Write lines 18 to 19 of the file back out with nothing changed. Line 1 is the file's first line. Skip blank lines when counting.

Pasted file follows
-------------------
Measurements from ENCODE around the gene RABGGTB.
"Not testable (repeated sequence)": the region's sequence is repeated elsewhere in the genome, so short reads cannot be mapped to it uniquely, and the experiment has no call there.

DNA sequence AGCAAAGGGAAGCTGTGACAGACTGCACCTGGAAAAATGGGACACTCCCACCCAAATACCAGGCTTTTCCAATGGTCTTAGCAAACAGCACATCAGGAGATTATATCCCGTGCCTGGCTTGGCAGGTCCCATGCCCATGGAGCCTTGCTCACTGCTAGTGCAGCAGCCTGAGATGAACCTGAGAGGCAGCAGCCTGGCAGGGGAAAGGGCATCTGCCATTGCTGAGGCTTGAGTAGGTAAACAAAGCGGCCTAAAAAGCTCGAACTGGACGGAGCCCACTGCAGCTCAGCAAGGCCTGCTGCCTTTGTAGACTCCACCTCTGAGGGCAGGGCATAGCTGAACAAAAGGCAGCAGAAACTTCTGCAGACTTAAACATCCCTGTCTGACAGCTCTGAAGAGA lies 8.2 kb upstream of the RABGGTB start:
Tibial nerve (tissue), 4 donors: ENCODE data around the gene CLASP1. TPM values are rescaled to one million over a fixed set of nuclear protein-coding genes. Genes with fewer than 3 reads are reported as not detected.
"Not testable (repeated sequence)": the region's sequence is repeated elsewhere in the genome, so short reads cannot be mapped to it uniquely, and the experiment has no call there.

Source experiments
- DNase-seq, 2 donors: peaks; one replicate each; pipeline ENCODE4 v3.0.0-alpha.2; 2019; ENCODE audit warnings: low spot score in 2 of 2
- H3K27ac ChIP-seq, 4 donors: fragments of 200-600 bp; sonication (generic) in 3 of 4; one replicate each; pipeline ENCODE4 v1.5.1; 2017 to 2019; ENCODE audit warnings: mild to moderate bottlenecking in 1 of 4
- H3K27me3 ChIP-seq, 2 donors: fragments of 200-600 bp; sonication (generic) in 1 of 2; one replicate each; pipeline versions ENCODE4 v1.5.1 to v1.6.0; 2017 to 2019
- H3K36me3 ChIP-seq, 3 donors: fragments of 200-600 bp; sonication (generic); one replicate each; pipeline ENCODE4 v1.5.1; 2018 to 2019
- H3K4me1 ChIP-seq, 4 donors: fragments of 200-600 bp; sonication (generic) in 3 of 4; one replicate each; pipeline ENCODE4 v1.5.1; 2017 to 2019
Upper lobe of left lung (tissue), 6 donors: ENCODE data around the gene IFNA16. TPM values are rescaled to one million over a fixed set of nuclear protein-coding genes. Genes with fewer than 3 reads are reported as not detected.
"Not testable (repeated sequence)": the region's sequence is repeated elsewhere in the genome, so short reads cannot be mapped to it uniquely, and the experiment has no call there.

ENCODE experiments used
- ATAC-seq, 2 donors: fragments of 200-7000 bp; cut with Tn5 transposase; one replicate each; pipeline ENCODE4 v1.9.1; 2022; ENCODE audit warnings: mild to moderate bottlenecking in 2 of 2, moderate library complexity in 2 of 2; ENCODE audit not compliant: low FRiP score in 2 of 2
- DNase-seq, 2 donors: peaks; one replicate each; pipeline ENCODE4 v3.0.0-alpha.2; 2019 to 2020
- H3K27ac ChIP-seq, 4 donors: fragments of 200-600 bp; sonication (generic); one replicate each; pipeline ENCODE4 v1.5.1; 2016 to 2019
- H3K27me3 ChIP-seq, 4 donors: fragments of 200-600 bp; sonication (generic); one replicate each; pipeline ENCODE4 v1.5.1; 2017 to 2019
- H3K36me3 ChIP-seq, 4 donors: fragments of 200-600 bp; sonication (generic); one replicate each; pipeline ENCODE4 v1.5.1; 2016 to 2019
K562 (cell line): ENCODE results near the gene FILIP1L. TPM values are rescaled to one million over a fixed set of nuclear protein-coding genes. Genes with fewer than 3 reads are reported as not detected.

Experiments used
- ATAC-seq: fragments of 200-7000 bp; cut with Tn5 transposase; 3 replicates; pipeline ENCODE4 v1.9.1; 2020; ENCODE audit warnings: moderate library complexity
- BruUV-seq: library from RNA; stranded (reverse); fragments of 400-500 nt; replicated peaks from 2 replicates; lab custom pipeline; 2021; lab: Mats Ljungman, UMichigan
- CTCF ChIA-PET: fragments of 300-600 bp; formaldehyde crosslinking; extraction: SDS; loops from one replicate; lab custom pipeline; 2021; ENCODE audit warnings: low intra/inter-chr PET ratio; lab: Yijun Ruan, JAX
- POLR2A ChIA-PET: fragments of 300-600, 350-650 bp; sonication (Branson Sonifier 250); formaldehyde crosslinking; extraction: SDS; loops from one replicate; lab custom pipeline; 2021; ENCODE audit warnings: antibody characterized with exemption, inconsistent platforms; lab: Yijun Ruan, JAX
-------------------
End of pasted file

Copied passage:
- H3K27me3 ChIP-seq, 4 donors: fragments of 200-600 bp; sonication (generic); one replicate each; pipeline ENCODE4 v1.5.1; 2017 to 2019
- H3K36me3 ChIP-seq, 4 donors: fragments of 200-600 bp; sonication (generic); one replicate each; pipeline ENCODE4 v1.5.1; 2016 to 2019